Why exactly are there protesters gathered in and around Delhi at present? While this question can evoke a multitude of responses based on your position on the political spectrum, or how aware you are about India's recently passed contentious farm laws, most of us know this is not exactly an India-Pakistan crisis. However, a recent interaction in the UK parliament compels us to wonder if we can include Prime Minister Boris Johnson in the list of exceptions.
Many social media users are now labelling Johnson as being "clueless" after he responded to questions in the British Parliament about how the protesters were being treated by explaining that while the UK had serious concerns about "what is happening between India and Pakistan", these were "pre-eminently matters for those two counties to settle".
Of course, as is the wont for social media sentiments, some are convinced that Boris Johnson's response had been perfect, and that he is indeed right right to allege a link with Pakistan. Incidentally, this is a view that others including Union Minister Raosaheb Danve appear to share.
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Labour MP Tanmanjeet Singh Dhesi had pointed out that many constituents with links to India as well as he himself had been "horrified" to see footage of water cannons, teargas and brute force being used against peacefully protesting farmers.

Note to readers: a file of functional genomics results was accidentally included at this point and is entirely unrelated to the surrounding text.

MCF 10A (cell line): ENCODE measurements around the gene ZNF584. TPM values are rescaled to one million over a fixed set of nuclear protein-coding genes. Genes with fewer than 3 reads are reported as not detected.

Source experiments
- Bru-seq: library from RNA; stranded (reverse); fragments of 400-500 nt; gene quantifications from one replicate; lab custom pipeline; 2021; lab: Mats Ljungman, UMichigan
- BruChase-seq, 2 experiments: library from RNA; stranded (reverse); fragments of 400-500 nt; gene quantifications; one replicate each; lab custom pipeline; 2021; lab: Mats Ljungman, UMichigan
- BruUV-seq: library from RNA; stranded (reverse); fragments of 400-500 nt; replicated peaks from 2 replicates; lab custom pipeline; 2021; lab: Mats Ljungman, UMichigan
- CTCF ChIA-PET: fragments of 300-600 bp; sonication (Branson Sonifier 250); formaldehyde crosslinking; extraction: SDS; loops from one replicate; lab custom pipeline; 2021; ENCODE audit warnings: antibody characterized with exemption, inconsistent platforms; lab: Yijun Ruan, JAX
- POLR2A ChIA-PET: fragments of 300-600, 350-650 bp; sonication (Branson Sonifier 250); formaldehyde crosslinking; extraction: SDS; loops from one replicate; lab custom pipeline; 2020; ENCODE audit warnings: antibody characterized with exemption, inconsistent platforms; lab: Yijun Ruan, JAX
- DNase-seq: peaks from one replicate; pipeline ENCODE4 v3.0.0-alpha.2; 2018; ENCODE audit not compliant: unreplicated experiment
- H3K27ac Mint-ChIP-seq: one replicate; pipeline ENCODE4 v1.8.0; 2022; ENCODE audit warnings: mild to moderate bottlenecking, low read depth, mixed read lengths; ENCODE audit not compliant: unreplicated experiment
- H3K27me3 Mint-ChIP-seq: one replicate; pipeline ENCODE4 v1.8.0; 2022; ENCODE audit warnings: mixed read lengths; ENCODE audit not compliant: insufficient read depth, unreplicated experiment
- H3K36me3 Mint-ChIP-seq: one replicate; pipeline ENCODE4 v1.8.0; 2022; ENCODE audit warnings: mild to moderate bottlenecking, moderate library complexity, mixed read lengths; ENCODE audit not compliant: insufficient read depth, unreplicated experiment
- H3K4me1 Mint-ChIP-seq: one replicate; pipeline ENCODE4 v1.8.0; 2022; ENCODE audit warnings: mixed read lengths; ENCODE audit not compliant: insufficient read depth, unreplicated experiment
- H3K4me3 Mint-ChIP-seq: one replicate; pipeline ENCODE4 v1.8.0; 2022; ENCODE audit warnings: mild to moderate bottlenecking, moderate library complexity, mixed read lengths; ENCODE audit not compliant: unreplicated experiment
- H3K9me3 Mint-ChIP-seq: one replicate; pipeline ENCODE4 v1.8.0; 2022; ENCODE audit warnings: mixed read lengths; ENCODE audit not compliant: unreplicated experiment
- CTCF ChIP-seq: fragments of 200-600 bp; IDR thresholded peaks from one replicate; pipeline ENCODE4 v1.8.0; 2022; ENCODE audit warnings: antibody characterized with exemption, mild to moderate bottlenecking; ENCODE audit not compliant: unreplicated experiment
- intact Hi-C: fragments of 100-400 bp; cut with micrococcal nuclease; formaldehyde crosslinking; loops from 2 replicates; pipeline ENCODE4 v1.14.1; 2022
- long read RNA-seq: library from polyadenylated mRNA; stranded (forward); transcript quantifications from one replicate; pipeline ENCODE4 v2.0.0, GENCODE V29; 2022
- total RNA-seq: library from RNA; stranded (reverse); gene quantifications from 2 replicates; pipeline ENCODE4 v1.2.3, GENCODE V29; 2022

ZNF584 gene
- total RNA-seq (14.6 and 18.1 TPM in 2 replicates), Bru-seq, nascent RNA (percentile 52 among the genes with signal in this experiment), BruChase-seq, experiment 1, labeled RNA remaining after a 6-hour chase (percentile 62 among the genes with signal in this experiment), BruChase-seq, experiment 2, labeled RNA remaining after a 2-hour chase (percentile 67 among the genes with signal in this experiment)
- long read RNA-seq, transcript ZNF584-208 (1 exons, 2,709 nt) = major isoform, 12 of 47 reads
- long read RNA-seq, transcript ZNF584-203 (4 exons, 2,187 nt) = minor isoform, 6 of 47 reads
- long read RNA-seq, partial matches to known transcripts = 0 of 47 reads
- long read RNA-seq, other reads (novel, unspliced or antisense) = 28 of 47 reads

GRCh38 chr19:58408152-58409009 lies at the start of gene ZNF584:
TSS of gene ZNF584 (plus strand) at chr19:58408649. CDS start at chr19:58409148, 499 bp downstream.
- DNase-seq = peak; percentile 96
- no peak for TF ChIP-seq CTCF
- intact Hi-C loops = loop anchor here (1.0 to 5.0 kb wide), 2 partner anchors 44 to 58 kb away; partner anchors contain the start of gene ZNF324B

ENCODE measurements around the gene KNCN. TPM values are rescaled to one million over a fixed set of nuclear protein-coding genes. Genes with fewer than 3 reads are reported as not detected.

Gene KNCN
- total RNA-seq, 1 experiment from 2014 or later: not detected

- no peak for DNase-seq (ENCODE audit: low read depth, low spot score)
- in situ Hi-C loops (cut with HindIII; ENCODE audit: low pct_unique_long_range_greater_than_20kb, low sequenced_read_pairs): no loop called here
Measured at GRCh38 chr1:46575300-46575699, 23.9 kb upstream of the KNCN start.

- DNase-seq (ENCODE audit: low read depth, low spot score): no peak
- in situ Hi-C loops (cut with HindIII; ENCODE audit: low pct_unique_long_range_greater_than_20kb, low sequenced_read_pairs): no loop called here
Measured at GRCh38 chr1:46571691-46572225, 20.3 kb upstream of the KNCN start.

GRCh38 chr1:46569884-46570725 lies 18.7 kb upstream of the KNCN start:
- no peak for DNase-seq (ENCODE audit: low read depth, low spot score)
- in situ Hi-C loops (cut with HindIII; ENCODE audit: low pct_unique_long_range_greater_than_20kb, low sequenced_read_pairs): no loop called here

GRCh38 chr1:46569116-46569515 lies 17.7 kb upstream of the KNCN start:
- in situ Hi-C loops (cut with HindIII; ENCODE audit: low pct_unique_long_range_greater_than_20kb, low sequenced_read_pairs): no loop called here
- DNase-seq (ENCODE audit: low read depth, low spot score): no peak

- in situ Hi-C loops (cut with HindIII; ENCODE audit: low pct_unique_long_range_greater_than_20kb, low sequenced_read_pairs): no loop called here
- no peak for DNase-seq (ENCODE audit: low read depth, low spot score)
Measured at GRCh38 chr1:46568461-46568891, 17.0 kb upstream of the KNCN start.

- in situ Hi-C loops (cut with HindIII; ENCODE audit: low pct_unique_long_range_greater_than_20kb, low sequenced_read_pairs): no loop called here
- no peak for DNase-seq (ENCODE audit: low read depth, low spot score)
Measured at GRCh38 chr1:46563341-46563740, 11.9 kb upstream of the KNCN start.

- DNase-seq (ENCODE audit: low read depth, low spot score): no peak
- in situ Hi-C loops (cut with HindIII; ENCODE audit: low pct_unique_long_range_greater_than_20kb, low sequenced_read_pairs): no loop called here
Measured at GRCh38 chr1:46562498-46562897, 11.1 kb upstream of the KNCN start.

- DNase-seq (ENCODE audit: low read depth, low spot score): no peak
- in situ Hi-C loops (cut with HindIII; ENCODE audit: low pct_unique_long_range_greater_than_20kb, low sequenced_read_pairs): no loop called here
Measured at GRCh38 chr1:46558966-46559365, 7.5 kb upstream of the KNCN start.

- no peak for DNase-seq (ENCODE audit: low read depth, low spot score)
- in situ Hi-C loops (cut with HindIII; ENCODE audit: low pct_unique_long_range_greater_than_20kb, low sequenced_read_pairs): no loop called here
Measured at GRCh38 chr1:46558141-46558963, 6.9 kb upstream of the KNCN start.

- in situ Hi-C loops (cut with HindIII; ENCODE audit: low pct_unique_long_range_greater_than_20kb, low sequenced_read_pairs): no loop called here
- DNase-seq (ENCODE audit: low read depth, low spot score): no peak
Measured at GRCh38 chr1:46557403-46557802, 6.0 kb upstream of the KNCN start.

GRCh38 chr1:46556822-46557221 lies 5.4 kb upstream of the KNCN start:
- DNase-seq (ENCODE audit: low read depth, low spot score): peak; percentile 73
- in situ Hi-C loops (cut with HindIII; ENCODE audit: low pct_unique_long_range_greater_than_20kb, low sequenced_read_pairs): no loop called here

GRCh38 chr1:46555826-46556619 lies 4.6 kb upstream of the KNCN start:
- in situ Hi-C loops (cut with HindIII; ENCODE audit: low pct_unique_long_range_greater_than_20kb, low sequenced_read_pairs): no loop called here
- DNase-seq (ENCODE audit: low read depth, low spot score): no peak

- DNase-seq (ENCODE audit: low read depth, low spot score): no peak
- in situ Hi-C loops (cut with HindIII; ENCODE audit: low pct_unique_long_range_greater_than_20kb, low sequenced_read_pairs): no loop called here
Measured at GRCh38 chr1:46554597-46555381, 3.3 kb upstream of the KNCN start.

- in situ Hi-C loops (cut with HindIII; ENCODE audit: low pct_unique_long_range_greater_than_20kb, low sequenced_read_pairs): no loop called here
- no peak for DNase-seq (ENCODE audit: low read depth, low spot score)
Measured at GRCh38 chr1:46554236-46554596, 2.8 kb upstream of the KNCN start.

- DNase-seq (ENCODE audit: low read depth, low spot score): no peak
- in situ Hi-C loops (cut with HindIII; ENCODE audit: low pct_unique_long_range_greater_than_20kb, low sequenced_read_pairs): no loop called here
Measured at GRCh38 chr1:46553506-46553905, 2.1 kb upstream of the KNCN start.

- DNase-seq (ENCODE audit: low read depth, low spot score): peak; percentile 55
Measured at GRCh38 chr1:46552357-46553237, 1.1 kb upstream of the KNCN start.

"So, will the Prime Minister convey to the Indian Prime Minister our heartfelt anxieties, our hopes for a speedy resolution to the current deadlock, and does he agree that everyone has a fundamental right to peaceful protest?" he had asked. Dhesi can be seen looking rather bewildered after Johnson's perplexing response.
A video of the incident was later shared by the MP, who remarked that "it might help if our PM actually knew what he was talking about".
"The world is watching, issue is a huge one with hundreds of thousands protesting globally (including in London, reported on by BBC) and the usual Boris Johnson bluff and bluster heaps further embarrassment onto our nation. Absolutely clueless! So disappointed with his response," he added.
In UK, politicians across party lines have recently come together, urging the government to raise the issue of the ongoing farmer protests with their Indian counterpart. 36 British MPs had recently written to Foreign Secretary Dominic Raab, urging him to raise the issue. Many of these individuals are of Indian origin and others represent constituents with links to Punjab.
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